If you are an existing homeowner who has lived in your primary residence for 5 of the last 8 years you can now qualify for a $6,500 tax credit on an additional home purchase. The new legislation mentions nothing about you being required to sell your 1st residence. The legislation only mentions that you would no longer qualify for tax breaks on your 1st residence.
Within the new law anti-fraud measures have been added. These measures were necessary due to the amount of people who claimed the home buyer’s tax credit and did not qualify. The new law prevents anyone who has been claimed as a dependant on someone else’s return from receiving the credit. The law also states that you must be 18 on the date of the purchase of the home to qualify. Additional anti-fraud measures require that you attach your settlement agreement to your tax return.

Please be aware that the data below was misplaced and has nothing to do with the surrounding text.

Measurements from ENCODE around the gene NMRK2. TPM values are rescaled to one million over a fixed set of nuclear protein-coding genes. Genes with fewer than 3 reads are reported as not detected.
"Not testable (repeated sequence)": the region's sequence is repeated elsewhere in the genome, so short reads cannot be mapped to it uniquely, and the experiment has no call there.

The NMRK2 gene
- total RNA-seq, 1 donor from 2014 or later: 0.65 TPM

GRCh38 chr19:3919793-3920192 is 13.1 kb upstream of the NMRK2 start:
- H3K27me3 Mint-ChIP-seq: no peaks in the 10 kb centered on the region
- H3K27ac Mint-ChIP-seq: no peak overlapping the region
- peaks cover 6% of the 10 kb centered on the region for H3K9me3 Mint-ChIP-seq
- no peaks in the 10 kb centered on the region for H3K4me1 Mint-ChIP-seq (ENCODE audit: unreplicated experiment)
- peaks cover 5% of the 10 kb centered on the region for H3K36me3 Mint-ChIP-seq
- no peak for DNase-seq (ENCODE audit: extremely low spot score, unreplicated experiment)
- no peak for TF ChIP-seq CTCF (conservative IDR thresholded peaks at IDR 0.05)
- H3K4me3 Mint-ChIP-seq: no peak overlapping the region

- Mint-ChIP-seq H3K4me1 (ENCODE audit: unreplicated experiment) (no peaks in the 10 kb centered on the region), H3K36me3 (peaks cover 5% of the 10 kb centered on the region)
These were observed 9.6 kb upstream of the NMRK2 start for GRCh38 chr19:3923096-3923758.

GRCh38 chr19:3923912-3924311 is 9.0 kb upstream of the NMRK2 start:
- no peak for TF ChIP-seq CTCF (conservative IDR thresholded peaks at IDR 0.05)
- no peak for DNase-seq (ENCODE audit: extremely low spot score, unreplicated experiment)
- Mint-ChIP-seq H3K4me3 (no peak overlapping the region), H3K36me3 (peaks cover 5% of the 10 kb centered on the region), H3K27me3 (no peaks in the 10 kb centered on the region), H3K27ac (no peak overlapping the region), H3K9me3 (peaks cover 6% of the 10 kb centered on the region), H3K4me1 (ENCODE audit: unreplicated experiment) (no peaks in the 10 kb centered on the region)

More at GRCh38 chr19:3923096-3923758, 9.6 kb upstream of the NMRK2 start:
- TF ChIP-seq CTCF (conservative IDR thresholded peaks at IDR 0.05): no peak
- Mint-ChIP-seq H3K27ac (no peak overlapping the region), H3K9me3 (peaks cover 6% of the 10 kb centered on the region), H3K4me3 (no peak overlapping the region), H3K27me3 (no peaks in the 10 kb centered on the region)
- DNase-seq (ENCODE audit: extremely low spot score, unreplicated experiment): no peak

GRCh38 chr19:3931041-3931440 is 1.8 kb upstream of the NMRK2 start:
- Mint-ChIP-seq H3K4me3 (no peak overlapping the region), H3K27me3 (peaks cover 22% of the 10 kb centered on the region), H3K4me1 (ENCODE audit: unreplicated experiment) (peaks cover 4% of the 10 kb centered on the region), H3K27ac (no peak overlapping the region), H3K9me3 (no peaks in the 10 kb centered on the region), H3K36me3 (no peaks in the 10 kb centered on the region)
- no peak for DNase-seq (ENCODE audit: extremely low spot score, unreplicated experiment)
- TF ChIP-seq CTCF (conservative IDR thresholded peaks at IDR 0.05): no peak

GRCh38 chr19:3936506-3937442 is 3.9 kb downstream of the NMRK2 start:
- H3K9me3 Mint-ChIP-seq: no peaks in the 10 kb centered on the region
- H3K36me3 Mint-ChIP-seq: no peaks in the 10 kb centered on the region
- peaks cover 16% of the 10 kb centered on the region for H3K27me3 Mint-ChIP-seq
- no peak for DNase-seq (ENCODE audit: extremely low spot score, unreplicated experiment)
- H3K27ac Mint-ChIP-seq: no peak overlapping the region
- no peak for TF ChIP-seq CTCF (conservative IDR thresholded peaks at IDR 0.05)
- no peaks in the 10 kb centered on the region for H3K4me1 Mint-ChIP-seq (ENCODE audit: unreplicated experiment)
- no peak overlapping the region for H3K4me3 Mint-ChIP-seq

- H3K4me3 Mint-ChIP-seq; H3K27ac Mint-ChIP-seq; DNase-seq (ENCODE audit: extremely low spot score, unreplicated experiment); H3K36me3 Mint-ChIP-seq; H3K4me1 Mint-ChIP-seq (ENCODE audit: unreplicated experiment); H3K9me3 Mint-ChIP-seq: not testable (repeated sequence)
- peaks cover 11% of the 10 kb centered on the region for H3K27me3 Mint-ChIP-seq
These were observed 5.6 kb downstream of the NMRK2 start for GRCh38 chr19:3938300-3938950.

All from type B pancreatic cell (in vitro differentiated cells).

See Also: Government Website – Home Buyer Tax Credits
BEGIN ORIGINAL $8,000 FIRST TIME HOMEBUYER CREDIT ARTICLE
In Colorado, President Obama signed the massive economic stimulus plan into law making the $8,000 home buyer tax credit official.
The American Recovery and Reinvestment Act of 2009 is a $787 billion stimulus package meant to save or create as many as 3.5 million jobs. The package allocates money for tax relief, state and local fiscal relief, infrastructure and science, protecting the vulnerable, health care, education and training, energy and other things.
This stimulus bill will help lead our nation towards debt levels not seen since the darkest days of World War II and represents the largest federal stimulus package in our nation’s history.